Since the Internet is all about getting info quickly and moving on, here’s what this medical jargon means in plain English…

Dr. Kavros is talking about a leg pump (what we’ll refer to as an arterial pump) that is proven to improve circulation to the legs and feet when the arteries are blocked. When your arteries are significantly blocked, your muscles start sending pain signals to your brain. This is called PAD –  think of it as a heart attack of the legs.

The way this arterial pump technology works is by simulating walking for your blood-deprived muscles. Instead of making you get up and walk, this therapy happens while you’re sitting in a chair. When you walk, blood in the veins travels up to your heart, gets refreshed and loaded with oxygen/nutrients, and then comes back down to feed the starving muscles. The better circulation you have in your legs, the less they will hurt.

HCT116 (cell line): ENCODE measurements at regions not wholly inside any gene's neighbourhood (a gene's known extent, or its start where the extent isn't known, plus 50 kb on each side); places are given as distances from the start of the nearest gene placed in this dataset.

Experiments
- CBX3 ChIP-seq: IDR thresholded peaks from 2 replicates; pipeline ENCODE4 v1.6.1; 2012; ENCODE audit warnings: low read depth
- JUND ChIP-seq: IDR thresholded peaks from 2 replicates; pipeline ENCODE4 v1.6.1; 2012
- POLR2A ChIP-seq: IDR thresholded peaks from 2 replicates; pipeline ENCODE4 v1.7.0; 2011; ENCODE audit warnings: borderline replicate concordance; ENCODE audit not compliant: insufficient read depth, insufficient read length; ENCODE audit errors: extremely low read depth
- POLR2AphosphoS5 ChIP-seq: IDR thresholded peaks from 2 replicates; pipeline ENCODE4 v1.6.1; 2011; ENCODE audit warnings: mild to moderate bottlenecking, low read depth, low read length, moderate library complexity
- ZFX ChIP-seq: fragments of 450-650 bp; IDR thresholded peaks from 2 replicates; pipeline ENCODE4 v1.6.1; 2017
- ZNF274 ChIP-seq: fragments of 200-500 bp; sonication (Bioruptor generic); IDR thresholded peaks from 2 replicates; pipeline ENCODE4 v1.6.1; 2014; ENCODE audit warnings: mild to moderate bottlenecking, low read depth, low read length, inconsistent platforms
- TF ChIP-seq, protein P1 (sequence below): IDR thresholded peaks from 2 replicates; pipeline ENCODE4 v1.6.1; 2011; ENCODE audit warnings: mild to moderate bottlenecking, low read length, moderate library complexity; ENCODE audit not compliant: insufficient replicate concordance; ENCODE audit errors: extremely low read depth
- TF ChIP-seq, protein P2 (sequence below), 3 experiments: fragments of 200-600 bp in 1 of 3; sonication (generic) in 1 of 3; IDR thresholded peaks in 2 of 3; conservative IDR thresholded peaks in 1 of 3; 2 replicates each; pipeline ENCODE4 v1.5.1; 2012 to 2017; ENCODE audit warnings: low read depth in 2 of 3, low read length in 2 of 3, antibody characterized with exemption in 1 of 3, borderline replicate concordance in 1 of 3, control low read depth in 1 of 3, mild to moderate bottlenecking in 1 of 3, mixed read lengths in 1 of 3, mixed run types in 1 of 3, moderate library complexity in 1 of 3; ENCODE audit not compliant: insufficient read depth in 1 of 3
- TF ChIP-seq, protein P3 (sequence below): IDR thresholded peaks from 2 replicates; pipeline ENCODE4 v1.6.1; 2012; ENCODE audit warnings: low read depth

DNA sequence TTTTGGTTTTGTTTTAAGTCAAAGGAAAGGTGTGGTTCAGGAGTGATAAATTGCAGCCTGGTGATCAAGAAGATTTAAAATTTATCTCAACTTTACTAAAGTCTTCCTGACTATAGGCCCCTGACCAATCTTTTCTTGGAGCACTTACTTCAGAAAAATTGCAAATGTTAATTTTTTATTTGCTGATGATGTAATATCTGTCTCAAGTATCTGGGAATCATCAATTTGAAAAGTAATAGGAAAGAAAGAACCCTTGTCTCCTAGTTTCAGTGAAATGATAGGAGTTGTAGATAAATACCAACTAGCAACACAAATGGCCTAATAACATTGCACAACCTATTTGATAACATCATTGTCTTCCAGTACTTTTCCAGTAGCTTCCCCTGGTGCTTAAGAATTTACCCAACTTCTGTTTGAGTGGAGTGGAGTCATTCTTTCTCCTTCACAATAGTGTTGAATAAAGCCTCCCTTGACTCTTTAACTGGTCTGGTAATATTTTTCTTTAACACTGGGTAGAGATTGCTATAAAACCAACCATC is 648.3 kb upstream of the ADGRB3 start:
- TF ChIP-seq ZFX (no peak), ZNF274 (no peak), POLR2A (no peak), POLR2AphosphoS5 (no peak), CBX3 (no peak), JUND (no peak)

Dr. Kavros says that this compression sequence can also reduce swelling. This pump compresses your leg three times per minute. If you use the pump for three hours a day, imagine how much more blood flow you’re getting!

A fringe benefit to this therapy that was recently discovered is your body’s natural release of nitric oxide. This substance is not to be confused with nitrous oxide, which is what your dentist will give you to make you laugh at his dumb jokes while he’s working on your teeth. When nitric oxide is released by the lining of your arteries, your blood vessels temporarily open up to accept more nutritious blood. Again, this happens three times a minute so that your blood vessels are constantly widened throughout therapy.

This is the compression technology Dr. Kavros is talking about:  The ArtAssist® device. To learn more, click the picture!

Update:  Dr. Paul van Bemmelen has also written an article for faim.org about pneumatic compression device therapy for PAD. Read it here

ArtAssist pneumatic compression device

ArtAssist®…The Arterial Assist Device®